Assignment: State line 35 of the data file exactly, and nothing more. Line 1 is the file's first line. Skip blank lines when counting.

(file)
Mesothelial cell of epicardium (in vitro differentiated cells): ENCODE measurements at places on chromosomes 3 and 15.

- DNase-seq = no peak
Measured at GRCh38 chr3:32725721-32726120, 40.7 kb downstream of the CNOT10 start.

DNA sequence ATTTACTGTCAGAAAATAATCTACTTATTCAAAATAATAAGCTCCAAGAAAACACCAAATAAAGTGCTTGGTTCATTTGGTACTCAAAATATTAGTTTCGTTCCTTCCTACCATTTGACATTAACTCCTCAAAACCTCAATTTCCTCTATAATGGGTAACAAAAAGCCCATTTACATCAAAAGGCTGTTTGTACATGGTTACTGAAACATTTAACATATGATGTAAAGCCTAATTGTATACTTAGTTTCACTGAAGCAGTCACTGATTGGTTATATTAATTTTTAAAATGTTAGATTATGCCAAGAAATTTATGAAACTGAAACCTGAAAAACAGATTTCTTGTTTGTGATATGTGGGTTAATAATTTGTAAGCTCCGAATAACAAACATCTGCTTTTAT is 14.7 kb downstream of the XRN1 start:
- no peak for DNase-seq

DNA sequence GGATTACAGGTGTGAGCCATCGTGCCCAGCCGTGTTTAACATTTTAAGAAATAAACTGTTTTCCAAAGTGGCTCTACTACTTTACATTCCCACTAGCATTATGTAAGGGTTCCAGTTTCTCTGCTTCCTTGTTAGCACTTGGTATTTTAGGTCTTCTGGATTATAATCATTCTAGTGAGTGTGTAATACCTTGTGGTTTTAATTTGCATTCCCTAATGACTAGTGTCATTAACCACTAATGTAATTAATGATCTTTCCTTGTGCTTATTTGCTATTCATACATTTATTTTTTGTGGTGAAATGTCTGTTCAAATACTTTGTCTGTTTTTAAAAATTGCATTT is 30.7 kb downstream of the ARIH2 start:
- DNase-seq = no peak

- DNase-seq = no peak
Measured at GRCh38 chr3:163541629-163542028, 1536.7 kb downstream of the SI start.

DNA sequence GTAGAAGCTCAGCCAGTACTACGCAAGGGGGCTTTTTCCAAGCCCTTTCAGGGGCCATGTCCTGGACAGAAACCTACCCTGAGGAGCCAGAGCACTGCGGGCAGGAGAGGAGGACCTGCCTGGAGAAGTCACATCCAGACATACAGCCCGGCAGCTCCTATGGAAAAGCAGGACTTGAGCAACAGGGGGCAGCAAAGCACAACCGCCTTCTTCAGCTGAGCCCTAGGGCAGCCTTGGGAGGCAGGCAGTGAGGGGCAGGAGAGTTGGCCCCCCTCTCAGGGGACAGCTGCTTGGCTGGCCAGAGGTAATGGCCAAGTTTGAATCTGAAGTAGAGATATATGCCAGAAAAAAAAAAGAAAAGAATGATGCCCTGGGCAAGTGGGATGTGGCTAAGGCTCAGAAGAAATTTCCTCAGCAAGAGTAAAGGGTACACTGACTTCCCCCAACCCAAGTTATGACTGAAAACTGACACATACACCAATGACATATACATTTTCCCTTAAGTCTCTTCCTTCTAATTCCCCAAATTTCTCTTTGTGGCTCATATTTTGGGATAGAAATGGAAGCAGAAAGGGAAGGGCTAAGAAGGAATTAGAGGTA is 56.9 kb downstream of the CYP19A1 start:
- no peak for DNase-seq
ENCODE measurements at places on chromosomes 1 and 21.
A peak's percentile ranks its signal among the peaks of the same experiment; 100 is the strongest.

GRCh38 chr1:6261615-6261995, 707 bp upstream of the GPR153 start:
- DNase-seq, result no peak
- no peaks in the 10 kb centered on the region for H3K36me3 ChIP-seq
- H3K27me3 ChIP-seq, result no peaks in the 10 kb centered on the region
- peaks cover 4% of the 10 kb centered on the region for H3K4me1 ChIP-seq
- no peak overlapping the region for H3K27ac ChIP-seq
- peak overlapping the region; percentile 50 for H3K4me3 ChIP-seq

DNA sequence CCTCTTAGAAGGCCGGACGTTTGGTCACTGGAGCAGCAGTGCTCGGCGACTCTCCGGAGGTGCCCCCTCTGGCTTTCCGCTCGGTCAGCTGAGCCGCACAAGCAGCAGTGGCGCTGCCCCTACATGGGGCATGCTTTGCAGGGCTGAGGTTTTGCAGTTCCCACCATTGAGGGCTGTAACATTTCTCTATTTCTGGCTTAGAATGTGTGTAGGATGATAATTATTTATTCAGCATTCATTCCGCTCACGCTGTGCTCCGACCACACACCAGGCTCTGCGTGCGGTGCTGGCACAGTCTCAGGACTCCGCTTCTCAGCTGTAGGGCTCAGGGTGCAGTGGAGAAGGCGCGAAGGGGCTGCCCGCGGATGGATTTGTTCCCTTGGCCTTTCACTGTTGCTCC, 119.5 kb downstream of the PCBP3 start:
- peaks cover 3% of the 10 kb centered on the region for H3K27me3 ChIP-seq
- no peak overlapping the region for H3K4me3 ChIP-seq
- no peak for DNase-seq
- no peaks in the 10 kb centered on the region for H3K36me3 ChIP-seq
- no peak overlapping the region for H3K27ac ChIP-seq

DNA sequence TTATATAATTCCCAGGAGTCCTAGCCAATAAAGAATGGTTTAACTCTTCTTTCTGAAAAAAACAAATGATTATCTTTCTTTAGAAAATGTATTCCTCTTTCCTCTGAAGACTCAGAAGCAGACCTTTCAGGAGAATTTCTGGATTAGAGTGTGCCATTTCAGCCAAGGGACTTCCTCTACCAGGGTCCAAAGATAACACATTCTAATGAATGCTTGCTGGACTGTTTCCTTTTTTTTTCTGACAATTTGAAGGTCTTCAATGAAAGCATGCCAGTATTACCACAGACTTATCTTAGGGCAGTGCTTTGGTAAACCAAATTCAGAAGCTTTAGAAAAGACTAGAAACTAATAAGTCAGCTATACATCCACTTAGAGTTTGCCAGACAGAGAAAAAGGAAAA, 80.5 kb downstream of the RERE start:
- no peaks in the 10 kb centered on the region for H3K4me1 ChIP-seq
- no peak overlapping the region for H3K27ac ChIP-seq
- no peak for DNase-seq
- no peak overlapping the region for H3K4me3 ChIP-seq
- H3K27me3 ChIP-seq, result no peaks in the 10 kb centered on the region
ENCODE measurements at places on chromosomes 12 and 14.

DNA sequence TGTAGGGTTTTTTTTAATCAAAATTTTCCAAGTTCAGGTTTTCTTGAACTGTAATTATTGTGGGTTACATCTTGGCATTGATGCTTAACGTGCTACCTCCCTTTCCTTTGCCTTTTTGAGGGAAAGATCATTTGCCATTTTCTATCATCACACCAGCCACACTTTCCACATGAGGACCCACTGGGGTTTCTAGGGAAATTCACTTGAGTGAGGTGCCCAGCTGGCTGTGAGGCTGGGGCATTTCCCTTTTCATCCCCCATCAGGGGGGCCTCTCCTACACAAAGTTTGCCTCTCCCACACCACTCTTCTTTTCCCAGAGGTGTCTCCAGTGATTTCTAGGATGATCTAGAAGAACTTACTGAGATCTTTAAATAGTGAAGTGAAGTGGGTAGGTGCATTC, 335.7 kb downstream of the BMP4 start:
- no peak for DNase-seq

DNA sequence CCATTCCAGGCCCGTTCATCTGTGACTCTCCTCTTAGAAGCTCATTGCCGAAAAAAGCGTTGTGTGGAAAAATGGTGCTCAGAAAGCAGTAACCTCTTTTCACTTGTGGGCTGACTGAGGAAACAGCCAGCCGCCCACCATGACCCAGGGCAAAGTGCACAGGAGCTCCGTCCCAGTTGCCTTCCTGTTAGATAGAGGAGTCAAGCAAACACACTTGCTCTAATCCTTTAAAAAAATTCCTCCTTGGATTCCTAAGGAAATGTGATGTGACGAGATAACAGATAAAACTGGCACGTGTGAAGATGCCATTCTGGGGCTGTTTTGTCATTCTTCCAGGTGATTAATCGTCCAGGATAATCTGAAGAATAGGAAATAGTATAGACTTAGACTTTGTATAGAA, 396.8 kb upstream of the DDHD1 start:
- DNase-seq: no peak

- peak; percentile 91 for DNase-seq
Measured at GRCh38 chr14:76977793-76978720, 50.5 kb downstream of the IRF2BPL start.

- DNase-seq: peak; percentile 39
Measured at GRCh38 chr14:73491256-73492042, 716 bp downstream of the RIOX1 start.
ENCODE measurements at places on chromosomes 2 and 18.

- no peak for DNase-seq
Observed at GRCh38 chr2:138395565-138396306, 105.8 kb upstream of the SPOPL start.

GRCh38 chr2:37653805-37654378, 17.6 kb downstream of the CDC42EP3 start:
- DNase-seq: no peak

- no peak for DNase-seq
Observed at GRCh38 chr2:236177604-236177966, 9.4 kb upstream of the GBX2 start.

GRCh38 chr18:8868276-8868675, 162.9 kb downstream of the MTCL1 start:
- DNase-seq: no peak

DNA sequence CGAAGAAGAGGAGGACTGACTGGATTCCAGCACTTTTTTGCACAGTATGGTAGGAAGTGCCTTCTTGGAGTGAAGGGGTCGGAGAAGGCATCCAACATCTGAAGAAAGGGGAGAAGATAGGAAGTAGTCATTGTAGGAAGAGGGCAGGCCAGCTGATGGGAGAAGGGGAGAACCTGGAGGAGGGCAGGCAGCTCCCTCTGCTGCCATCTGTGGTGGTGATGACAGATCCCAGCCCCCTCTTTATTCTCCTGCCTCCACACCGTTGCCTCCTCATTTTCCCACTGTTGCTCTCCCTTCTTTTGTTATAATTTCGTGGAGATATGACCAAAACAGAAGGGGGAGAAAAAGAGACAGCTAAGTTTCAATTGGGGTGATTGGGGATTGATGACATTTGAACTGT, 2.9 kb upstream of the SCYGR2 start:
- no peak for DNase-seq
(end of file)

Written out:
- no peak for DNase-seq